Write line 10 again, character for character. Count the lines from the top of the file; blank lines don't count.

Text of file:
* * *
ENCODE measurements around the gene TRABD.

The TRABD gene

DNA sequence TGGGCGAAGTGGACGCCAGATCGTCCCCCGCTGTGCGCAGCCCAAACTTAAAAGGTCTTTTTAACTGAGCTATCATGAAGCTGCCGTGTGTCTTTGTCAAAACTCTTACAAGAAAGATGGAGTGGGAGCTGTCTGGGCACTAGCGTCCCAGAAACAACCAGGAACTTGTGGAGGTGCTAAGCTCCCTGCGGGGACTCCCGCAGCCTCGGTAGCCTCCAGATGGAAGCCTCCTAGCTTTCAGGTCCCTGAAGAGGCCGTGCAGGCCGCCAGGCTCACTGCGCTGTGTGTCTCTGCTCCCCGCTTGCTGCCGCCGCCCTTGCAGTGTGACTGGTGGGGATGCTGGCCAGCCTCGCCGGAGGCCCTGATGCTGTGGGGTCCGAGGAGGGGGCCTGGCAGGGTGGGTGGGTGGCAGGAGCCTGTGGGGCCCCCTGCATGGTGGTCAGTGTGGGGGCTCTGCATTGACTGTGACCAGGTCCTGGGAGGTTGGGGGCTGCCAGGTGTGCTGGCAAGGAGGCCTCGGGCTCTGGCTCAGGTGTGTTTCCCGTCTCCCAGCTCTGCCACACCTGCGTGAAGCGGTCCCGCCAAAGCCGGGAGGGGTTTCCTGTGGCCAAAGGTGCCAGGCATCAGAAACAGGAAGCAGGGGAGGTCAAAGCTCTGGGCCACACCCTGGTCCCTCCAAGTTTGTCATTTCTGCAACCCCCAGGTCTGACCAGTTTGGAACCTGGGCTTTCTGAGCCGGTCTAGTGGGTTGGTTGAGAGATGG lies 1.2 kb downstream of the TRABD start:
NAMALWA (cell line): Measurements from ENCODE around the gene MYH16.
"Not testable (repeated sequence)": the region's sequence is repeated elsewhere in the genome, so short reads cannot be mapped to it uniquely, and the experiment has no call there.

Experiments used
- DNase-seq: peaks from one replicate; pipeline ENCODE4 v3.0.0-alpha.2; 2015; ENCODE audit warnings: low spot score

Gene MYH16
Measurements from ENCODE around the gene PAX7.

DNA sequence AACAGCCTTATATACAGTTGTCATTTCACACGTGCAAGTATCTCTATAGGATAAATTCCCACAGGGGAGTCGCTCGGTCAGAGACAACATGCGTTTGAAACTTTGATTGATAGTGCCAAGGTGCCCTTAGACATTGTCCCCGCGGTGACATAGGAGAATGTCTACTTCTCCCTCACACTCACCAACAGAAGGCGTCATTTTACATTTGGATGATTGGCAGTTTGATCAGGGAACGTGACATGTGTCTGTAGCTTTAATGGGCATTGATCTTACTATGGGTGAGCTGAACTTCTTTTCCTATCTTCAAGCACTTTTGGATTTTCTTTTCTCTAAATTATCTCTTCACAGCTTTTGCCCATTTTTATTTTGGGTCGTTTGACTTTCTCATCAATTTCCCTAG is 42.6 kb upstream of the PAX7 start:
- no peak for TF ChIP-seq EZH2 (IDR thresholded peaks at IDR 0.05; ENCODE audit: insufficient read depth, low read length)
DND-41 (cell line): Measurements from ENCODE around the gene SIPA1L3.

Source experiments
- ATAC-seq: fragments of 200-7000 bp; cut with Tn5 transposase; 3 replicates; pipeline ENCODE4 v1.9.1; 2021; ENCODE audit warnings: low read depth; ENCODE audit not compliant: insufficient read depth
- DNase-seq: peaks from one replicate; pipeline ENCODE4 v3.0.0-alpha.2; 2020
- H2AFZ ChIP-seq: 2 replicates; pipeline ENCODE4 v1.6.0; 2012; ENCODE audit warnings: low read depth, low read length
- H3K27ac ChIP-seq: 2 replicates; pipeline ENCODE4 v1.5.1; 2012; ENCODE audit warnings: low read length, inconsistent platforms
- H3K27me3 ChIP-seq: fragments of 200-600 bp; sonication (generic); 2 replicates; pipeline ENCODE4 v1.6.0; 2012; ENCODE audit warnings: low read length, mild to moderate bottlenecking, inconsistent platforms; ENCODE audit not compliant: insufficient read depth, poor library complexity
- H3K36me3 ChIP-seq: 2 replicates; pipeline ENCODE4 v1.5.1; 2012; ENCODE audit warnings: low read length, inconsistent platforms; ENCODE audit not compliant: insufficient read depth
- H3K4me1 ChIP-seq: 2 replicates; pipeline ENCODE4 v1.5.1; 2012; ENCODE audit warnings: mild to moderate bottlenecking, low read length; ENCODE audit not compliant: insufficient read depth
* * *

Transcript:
DNA sequence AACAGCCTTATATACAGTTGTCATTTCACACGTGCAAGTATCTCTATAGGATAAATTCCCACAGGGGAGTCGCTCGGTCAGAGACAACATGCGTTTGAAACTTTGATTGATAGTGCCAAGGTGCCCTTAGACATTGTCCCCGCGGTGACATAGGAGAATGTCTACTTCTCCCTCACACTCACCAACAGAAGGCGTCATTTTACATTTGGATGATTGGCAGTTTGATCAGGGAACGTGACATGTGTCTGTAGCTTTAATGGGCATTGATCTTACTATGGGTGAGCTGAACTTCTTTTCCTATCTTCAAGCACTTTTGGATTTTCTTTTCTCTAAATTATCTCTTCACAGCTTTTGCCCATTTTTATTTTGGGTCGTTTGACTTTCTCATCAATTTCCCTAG is 42.6 kb upstream of the PAX7 start: